Some specific notes on language:
- Persian is written right to left.
- In my bridge translation, I have suggested ‘Woundistan’ or ‘Wound-i-stan’ (land of wounds) as the title. You can read about the suffix -stan here.
- In this context, in Persian ‘my’ also means ‘I am’ so the first verse can also be translated as: I am soul, I am gaze, I am shadow, I am sleep and my night is wounded, which will be a secondary option for translation.
- Afghanistan uses the solar calendar, and the zodiac signs are the names of months in this calendar. Libra, Sagittarius and Scorpio are the three months of autumn. The signs’ meanings are related and connected to other words. For example, Scorpio has venom, which is connected with the line before (a year filled with venom) and the Sagittarius’s sign has a bow and arrow which has a link with ‘hit by an arrow’. Furthermore ‘Teer’ or تیر in Persian means ‘arrow and bullet’ but is also the word for another Zodiac Month (Cancer).
- The idea of the world resting on a bull’s horns is a myth. So when the bull is angry, the whole world is shaken all the time.
- ‘This donkey stuck in the mud’ is an expression used in Afghanistan when someone (here, the heart) has an unsolved problem, as it’s not easy to pull out a donkey that’s stuck in the mud. The repetition of the word ‘heart’ reinforces this idea of being stuck.
- In some traditions, people believe that every person has a star in the sky and the luck of that person depends on how shiny that star is.
- ‘Daddy gave bread, gave me water’ is one of the first sentences that students practice to learn reading and writing in Afghanistan.
- ‘Among the flock of those with egos asleep’: this was difficult to translate to English. In Persian, we have this expression that if a person is indifferent to everything, accepts anything, and doesn’t speak about injustice, then they are a person with a sleeping conscience/ethics/ego. So in some ways they could be like sheep.
I very much look forward to seeing the outcome of the challenge. Good luck!
About the poet
With four collections of poems, and dozens of literary commentaries, articles and reviews published in Persian/Dari, Suhrab Sirat is an exiled poet, writer, journalist, and former civil society activist from Afghanistan. Suhrab currently works for the BBC’s Persian service, mainly focusing on art, literature and refugee topics. He has a Bachelors Degree in Literature and Social Sciences from Balkh University and a Masters in International Politics and Human Rights from City, University of London. Suhrab also wrote lyrics for the first Afghan female rapper, lyrics include subjects on struggles of forced migration, standing against patriarchy and extreme religious views and women rights. Suhrab received death threats from extremist groups in Afghanistan because of his activities in promoting liberal views, anti-extremist poetry and producing reports and articles about women musicians, artists and politicians. He has forced to flee his home and seek political asylum in the UK in 2014. Suhrab is also an Exiled Writers Ink member whose first booklet of poetry in English will be published later this year by Exiled Writers Ink. He is currently involved in their Mentoring and Translation project. Read more of Suhrab Sirat’s work here.
Selected poets will be published on Young Poets Network and sent an exclusive Young Poets Network notebook as well as poetry goodies. The first-prize poem in this challenge will also be published in Modern Poetry in Translation, an international poetry magazine founded by Ted Hughes and Daniel Weissbort that publishes the best of world poetry in English translation. You could appear in print alongside some of the leading poets and translators of the global poetry scene!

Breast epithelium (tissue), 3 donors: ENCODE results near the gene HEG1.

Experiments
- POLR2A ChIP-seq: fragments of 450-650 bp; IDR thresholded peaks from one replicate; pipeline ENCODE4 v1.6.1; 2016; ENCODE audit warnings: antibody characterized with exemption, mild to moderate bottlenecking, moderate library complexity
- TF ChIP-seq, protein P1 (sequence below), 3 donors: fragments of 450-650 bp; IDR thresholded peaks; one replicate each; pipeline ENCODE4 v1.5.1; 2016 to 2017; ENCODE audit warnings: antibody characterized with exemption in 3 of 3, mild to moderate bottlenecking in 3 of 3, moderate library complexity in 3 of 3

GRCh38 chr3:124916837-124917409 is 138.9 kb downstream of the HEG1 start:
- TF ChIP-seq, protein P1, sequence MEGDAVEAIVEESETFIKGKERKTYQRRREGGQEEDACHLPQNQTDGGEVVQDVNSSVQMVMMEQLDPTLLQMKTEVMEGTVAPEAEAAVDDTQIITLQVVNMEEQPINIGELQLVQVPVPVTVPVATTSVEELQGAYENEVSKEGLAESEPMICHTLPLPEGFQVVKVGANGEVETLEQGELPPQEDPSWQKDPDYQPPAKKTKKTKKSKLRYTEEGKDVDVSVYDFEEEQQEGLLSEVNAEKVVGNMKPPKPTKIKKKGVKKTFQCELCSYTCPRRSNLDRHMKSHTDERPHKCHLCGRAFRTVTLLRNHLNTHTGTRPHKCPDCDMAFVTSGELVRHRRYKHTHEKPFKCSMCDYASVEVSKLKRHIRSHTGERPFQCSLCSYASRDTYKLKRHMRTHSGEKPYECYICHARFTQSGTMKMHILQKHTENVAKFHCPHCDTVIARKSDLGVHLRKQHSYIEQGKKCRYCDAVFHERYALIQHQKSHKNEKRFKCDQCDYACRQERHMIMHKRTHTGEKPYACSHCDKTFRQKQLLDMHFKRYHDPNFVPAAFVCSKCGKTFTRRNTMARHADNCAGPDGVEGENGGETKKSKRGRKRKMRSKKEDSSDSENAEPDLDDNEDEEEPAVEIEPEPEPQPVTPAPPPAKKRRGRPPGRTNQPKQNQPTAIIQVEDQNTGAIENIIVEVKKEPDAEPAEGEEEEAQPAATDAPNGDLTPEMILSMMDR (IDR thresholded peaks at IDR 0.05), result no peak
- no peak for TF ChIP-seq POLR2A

How to enter
This challenge is for writers aged up to 25 based anywhere in the world. The deadline is midnight, Sunday 16 August 2020. You can send a poem written down, or a recording as a video or as an audio file; however, do bear in mind that the first-prize winner will have the text of their poem published in Modern Poetry in Translation. You can send as many poems as you like. Submissions must be in English, although you may include snippets in other languages.
If you are sending a written version of your poem, please type it into the body of your email. If you are sending a video or audio file, please attach it to the email (making sure it’s no bigger than 4MB or it won’t come through) or send us a link to where we can see/hear it.
Send your poem(s) to email@example.com with your name, date of birth/age, gender, and the county (or, if you’re not from the UK, the country) you live in and the subject line ‘Translation challenge’. If you are aged 12 or younger on Sunday 16 August 2020, you will need to ask a parent/guardian to complete this permission form; otherwise, unfortunately we cannot consider your entry due to data protection laws.
We welcome entries from schools and youth groups. Use this entry form to enter students from your class or group.
If you would like us to add you to the Young Poets Network mailing list, include ‘add me to the mailing list’ in the subject line of the email. If you would like us to confirm that we’ve received your entry, include ‘confirm receipt’ in the subject line. You may refuse to provide information about yourself.
By entering, you give permission for Young Poets Network, The Poetry Society and Modern Poetry in Translation to reproduce your poem in print and online in perpetuity, though copyright remains with you. Please do be sure to check through the general Terms and Conditions for YPN challenges as well.
If you require this information in an alternative format (such as Easy Read, Braille, Large Print or screenreader friendly formats), or need any assistance with your entry, please contact us at firstname.lastname@example.org.
Clare Pollard is the editor of Modern Poetry in Translation. She has published five collections of poetry with Bloodaxe, the latest of which is Incarnation (2017). Her translation projects have included a new version of Ovid’s Heroines (2013), which she toured as a one-woman show with Jaybird Live Literature, and a co-translation of Asha Lul Mohamud Yusuf’s The Sea-Migrations (2017) which was The Sunday Times Poetry Book of the Year 2017.
Published June 2020